Governance Board

A “nonprofit corporation” is a legal term. This status is given by state and federal government to a corporation that fits a specific set of criteria. When credited with the term “nonprofit corporation”, the company then exists for the benefit of, and is theoretically owned by, society. The community owns the nonprofit company, and the company exists to serve the community. Charitable pharmacies are always organized as a nonprofit corporation. 

But companies require leadership if they are to be successful. Standing in the place of the community’s ownership of a nonprofit is an acting governing board. Therefore, the governing board is the legal “caretaker” of nonprofits, serving on behalf of its owner, society. A governing board has the responsibility to manage a nonprofit corporation, its vision, its daily work, its finances and the completion of its outcomes. Typically, members of a nonprofit board are volunteers and not paid for their volunteer services. Instead, they meet, decide, serve, and operate as community volunteers, for the benefit of the community, responsible to the community.

A governing board works with the staff to achieve the mission of a community charity pharmacy. While the Board of Directors, or Governance Board, is the final authority over a nonprofit corporation, the board does delegate a specific set of activities to the staff and the staff relies on the board for its critical leadership role. That delegation can be summarized as the board behaving as the legislative, judicial and strategy role of a company (setting policy, establishing vision and creating clarity when there is disagreement). In turn, the staff should behave as the executive branch, executing the work of the company.

A governing board is responsible for all activities of a nonprofit corporation; however a few roles stand out with particular focus for board members as the primary role of a board of directors:

  • Mission– It is the role of the governance board to make sure that the community charity pharmacy is working toward and achieving its mission, and doing so in a way that ensures efficient stewardship of resources. That means setting goals, reviewing progress on goals, and holding the community charity pharmacy accountable to the work. The mission of the organization is a legal statement, with the nonprofit status awarded in part due to that mission. The board protects the organization and serves society by working toward the completion of that mission.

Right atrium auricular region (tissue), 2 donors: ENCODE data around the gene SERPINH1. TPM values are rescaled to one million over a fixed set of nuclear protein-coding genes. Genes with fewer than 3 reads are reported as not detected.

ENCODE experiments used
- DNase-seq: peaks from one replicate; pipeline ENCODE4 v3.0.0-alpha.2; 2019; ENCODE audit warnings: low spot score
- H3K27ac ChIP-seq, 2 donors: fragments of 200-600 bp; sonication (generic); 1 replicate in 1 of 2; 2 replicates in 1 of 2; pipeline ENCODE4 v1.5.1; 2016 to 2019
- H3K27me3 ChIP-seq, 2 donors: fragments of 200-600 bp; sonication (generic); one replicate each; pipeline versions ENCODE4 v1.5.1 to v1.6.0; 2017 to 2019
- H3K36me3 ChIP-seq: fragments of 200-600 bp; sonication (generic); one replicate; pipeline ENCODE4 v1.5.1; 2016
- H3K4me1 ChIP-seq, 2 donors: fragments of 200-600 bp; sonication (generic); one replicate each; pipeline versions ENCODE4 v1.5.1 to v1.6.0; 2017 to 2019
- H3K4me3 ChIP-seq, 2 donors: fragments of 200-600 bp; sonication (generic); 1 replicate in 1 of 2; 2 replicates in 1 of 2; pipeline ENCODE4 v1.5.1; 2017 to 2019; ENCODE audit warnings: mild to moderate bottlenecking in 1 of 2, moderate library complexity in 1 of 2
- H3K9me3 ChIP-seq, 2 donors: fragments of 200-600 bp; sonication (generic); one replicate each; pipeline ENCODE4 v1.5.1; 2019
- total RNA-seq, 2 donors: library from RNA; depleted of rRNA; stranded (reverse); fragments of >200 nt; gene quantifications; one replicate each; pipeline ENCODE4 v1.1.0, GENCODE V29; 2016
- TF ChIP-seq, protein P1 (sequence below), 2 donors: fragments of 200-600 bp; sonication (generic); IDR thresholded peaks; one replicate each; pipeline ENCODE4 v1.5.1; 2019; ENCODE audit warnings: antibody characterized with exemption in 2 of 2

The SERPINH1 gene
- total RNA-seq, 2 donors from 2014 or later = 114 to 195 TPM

• Compliance– Good organizations keep their promises and do the work in the right way. It is the role of the board to make sure that the community charity pharmacy is behaving in a way that is ethical, that all staff members are working under the authority, and within the ethical guidelines, of the organization. This is a critical role for all healthcare organizations, especially those that deal with expensive medications, valuable patient medical histories, and large sums of vendor and funder resources. 
  • Policy– It is the role of a governance board to establish and then memorialize policy for a community charity pharmacy. Policies can be organized as formal statements, such as a Standard Operating Procedure or a staffing policy. But policy can also refer to best practice or mundane management decisions, such as the practice of holding a monthly board meeting on a certain recurring date and time. Sound policy creates safety, efficiency, and risk reduction for a community charity pharmacy. 
  • Relationship network manager – Community charity pharmacies require a massive network to run. Vendors, suppliers, patients, donors, volunteers – a typical community charity pharmacy requires many hundreds of contributors if it is to be successful. It is the role of the board of directors to cultivate relationships with the community, and to honor each member of the network in the appropriate way. Tools used in network management include annual reports, on-time IRS filings, board minutes, events to celebrate successes, and outreach. The board of directors operate as ambassadors to the community, bringing in resources and maintaining connection. 
  • Funding– It is the role of the board of directors to ensure that the funding for the enterprise is available for the work to happen. Often staff members are hired to assist with the work of fund development (e.g: grant writers, event planners, development coordinators). However, it is the responsibility of the board of directors to plan for the cost of the work, and to make sure there are enough dollars to do the work. And if there are not enough dollars, it is the responsibility of the board to address closure, mergers and dissolution. 
  • Volunteers– While it is the volunteer role of the board of directors to guide a community charity pharmacy, the board of directors also serves as a volunteer base of support, assisting the company in day to day operations, and filling gaps where the staff cannot. 
  • Strategy– Finally, it is the role of the governing board to identify strategic direction and to move toward that strategy in a way that is plausible and efficient. Key to the success of a community charity pharmacy is the ability of a board of directors to identify strategy and then work to accomplish that strategy. 

Accepting a role on a board of directors for a community charity pharmacy has consequence. Not only are all the roles listed above requirements for a board member as they serve in their collective leadership capacity. Board members also have requirements for their individual behavior, which is: to act in a way that has fidelity with the role of caretaker of a community-owed effort. Outlined by the National Council of Nonprofits, board membership includes the following individual duties:

  • Duty of Care:Take care of the nonprofit by ensuring prudent use of all assets, including facility, people, and good will.
  • Duty of Loyalty:Ensure that the nonprofit’s activities and transactions are, first and foremost, advancing its mission. Recognize and disclose conflicts of interest. Make decisions that are in the best interest of the nonprofit corporation, not in the best interest of the individual board member (or any other individual or for-profit entity).